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Child Abuse Negl. 1992;16(1):45-55.

Use of epidemiological data in the diagnosis of physical child abuse: variations in response to hypothetical cases.

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Department of Pediatrics, Johns Hopkins University, School of Medicine, Baltimore, MD.


This study was undertaken to determine whether epidemiological data describing the injuries associated with unintentional trauma could help physicians differentiate intentional from unintentional injury. The authors also wished to determine if case and physician-specific factors altered how epidemiological data were used. Study subjects were 280 physicians who had registered for an advanced course in pediatric life support. Responses were received from 166 (59%); 48% were pediatricians and 37% had trained in emergency medicine. Case vignettes were written describing a child's fall from a highchair. The vignettes systematically varied the type of injury sustained, the presence of a social risk factor, and whether the child was followed by a primary care provider. Vignettes were administered with and without provision of epidemiological data describing injuries associated with highchair falls. Each study participant received one vignette, and was asked to mark, on a 0-100 scale, their confidence in the injury history given. In vignettes where the presenting injury (femur fracture) would not be expected based on the epidemiological data, the availability of data appropriately decreased confidence that the injury was unintentional (average decrease = 14.3, 95% confidence limits = 3.8 to 25.9). When the presenting injury (skull fracture) matched the epidemiological data, its availability did not alter confidence (average change = 0.5, 95% to -13.1 to + 12.1). The impact of a contrast between presenting injury and data varied with specialty: It caused a marked drop in confidence among pediatricians but caused no change among emergency room/intensive care unit (ER/ICU) physicians. Data did, however, lead ER/ICU physicians to respond more strongly to a social risk cue (mean confidence 14.9 vs. 42.4, p less than .05) than they had in the absence of data. We concluded that epidemiological data has the potential for influencing physician decision-making in cases of suspected maltreatment, but that its impact may vary among physicians with differing training.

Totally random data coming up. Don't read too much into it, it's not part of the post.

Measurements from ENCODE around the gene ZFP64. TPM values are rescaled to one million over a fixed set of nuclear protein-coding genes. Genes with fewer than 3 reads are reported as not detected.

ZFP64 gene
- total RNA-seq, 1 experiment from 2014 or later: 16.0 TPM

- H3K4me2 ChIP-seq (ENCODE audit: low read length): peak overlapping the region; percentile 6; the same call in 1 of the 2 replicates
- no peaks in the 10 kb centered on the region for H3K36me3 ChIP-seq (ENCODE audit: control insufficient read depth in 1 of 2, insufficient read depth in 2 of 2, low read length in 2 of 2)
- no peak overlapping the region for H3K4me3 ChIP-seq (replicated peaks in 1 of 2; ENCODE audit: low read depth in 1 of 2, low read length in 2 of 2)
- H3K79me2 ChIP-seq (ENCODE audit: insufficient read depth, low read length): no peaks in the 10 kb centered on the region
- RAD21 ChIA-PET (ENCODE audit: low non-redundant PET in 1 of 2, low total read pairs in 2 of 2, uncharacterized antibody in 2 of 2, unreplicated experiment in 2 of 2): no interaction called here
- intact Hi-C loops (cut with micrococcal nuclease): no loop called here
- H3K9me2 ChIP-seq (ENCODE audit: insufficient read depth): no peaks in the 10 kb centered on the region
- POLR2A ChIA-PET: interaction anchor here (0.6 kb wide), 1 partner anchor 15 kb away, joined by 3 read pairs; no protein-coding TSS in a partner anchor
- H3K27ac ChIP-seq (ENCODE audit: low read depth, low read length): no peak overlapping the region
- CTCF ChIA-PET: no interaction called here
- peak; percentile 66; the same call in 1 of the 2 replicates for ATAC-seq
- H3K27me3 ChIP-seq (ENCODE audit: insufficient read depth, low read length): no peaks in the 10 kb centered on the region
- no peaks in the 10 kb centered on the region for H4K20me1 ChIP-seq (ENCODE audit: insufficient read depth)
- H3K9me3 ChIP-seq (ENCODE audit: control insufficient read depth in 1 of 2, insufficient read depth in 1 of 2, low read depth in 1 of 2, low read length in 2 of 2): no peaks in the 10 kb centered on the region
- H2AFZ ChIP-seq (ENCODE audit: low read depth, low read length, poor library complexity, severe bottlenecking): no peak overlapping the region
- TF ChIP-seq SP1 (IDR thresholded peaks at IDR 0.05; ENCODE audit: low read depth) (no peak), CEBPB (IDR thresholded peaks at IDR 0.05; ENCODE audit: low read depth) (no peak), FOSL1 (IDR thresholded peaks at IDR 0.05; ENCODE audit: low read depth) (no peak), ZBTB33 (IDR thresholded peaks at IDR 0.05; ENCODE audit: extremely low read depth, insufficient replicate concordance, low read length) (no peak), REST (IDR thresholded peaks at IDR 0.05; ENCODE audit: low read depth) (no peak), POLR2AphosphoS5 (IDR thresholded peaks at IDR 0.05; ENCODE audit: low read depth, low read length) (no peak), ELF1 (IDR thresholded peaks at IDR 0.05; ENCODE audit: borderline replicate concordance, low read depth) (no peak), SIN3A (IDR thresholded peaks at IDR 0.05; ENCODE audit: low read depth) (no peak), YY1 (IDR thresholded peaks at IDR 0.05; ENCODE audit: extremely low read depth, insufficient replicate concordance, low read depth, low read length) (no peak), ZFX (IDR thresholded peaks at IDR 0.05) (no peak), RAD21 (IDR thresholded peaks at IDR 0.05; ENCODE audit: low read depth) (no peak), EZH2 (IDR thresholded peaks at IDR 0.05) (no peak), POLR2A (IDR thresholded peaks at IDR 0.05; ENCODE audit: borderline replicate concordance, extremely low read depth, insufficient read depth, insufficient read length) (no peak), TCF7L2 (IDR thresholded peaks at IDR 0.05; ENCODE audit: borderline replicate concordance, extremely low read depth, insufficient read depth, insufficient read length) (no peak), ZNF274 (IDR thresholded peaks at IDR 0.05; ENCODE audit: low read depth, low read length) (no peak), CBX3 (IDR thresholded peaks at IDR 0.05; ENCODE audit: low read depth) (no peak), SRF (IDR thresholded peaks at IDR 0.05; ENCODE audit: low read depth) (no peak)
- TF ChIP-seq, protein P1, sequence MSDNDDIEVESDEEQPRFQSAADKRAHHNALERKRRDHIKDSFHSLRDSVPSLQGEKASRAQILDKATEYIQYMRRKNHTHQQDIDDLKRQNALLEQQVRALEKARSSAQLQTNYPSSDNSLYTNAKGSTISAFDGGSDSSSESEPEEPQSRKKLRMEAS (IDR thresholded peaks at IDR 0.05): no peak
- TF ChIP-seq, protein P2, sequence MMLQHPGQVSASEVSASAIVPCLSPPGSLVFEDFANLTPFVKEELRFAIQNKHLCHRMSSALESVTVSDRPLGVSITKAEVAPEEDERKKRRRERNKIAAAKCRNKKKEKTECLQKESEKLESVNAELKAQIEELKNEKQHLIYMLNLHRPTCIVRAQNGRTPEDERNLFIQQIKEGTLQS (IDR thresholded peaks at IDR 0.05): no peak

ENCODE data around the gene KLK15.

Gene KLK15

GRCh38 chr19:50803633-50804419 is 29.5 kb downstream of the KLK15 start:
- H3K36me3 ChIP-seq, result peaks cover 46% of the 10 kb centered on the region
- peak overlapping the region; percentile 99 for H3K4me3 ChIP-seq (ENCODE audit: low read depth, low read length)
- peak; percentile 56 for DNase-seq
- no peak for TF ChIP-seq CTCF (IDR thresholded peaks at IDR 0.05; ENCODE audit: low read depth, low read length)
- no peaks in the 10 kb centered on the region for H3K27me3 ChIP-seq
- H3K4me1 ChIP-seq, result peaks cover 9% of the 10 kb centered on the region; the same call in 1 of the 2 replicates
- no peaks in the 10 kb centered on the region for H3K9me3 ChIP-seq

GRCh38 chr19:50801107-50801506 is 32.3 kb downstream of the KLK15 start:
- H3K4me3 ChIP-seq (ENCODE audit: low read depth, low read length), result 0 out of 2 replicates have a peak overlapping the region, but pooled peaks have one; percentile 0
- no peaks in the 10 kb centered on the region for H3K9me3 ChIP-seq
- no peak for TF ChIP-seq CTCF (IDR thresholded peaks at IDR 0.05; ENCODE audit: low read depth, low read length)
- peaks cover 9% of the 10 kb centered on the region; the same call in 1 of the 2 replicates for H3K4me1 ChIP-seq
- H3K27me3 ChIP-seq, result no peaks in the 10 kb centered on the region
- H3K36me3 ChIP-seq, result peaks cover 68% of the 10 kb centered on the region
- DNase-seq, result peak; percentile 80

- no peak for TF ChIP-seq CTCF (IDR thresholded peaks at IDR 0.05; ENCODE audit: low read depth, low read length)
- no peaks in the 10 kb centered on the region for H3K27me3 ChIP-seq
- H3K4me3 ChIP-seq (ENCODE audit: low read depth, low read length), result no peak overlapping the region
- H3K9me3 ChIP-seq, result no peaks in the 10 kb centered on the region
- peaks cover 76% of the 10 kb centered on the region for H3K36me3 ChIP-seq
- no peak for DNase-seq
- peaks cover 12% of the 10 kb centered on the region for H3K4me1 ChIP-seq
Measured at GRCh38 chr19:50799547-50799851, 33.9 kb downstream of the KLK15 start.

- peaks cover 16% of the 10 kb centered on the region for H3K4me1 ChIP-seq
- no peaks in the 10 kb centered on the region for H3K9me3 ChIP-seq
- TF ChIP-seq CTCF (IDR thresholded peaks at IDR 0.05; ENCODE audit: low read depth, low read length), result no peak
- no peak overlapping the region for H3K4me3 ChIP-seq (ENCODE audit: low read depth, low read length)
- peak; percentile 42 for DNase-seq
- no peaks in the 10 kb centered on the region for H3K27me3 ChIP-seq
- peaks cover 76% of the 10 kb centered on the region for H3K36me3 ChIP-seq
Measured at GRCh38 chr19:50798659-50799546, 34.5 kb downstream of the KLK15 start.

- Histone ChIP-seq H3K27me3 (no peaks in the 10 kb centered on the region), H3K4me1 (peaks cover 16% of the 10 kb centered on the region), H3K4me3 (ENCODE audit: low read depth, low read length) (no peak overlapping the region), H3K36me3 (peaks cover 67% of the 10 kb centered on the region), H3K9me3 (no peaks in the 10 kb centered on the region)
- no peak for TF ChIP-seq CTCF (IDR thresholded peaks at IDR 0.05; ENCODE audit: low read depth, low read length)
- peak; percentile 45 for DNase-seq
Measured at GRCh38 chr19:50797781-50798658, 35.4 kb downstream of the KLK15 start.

[Indexed for MEDLINE]

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